When it come to the market, remember to take the emotion out of it, says Provimi market analyst David Bauer.

August 28, 2020


These days there is an election being held every day on the trading floor, says senior market analyst David Bauer of Provimi. In this week’s episode of Feedstuffs Precision Pork, Bauer uses the recent post office situation as the perfect example of what he means by this. Many have been sowing the seeds that the U.S. postal service slowdowns were actual actions taken that have created dire problems. Others have said it was constructed election year propaganda aimed at selling a message in hopes of gaining emotional support for an agenda.

It is the same thing going on each day in our ag futures markets, says Bauer. In the grains industry, depending on whether you're a livestock feeder or a grain farmer and depending on the radio station or TV show that you listen to, the messages being sent by media outlets can easily play on the emotions of the audience. Knowing this, media looks to create the message that plays on that emotion. This is nothing new. But in times like these, Bauer cautions that such messages can easily get in the way of reality. The point to be made, he says is to is understand where information is coming from in these times of making risk management decisions. Realize that an election can be considered risk management.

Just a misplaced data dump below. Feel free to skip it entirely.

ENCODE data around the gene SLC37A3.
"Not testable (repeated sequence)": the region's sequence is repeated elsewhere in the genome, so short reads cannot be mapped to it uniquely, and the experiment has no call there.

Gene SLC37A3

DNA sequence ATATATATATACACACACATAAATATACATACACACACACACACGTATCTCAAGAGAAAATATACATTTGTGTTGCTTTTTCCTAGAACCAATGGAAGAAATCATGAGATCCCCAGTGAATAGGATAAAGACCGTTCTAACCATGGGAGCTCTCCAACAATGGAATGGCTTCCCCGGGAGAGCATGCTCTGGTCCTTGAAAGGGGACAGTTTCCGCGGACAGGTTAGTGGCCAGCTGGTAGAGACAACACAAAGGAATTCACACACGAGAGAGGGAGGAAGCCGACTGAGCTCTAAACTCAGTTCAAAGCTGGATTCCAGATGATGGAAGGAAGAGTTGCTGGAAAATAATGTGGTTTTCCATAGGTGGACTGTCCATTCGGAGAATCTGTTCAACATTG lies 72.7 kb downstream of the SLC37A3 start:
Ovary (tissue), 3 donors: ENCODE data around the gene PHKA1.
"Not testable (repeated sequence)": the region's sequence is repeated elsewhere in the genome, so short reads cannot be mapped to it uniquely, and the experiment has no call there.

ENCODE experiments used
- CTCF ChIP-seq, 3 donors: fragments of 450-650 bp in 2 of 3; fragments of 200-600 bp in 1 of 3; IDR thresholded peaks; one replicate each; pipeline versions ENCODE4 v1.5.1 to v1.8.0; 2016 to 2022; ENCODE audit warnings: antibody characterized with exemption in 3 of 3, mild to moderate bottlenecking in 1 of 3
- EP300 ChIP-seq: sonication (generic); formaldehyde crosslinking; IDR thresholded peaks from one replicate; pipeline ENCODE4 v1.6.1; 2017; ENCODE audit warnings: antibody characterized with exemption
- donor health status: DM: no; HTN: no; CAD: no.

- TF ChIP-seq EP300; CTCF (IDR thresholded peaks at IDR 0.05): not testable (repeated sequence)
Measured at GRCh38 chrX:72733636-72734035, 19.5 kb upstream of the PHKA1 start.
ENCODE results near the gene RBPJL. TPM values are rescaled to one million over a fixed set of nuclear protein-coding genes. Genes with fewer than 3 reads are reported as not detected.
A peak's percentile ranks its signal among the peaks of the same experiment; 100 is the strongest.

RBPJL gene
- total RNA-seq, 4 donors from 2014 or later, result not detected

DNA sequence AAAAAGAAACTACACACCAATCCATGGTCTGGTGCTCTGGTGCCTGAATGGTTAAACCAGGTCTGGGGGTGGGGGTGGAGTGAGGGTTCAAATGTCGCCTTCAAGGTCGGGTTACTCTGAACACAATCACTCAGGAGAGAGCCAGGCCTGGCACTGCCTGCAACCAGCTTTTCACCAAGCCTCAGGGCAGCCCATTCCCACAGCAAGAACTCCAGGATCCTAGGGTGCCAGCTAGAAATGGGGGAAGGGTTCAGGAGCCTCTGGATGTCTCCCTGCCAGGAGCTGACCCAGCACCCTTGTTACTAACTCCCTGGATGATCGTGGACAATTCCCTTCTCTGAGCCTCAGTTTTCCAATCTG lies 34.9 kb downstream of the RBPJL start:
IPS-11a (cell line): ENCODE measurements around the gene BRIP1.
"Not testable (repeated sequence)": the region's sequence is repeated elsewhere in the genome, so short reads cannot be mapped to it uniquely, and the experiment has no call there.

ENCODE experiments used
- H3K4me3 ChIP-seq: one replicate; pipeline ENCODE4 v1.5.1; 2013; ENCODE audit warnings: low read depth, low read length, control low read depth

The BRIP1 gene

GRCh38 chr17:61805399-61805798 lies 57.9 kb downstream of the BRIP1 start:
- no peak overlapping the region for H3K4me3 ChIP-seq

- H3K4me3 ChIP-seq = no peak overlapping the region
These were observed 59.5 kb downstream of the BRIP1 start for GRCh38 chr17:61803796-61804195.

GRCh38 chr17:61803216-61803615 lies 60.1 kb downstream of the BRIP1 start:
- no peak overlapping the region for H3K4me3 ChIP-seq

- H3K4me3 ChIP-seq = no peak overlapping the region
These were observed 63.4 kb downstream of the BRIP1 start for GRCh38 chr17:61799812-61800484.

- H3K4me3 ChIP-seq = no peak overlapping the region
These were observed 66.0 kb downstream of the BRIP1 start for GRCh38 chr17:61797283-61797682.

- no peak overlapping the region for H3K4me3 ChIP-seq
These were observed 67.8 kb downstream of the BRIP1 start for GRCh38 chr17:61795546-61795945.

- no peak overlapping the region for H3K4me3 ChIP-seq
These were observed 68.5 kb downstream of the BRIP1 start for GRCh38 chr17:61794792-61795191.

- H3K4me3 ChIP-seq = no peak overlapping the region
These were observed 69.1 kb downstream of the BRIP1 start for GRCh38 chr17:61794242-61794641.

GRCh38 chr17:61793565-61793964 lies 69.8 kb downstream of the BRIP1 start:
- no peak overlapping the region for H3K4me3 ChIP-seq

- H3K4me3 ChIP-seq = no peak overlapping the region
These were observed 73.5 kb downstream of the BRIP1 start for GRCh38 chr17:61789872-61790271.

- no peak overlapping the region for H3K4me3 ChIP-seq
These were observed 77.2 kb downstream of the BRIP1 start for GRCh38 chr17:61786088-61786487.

When making production sales decisions and input purchase decisions, make sure you step back from the emotion, look at the entire picture and not get caught up in the contrived emotion of weather scares and crop conditions. Take the emotion out of it. It is late August and crops biologically die at this time of year. Has weather impacted crop condition, crop progress and yields? Absolutely. Are massive sales to China good? Absolutely. But remember it is China and we've been through these emotional runs before and they don't always end well, notes Bauer.

Situations like COVID, the hurricanes and others disaster in the past couple of weeks are doubling down the political pressures of bailouts and fingerpointing. Bauer says he has heard it said that geopolitical risks can be more damaging than wars and embargoes. So, when making risk management decisions always step back and understand why you're making the decision in the first place and always ask yourself if your decision is based on emotion or is it in the best interest of your business? Are you being reactive or are you working to be proactive? Or put another way, are you being margin focused or market focused?

These are uncertain times and it will pay dividends to be well-prepared. If you have questions on this week’s recap or want to discuss something not covered, feel free to ASK DAVE at [email protected]. Plan today for tomorrow’s success.

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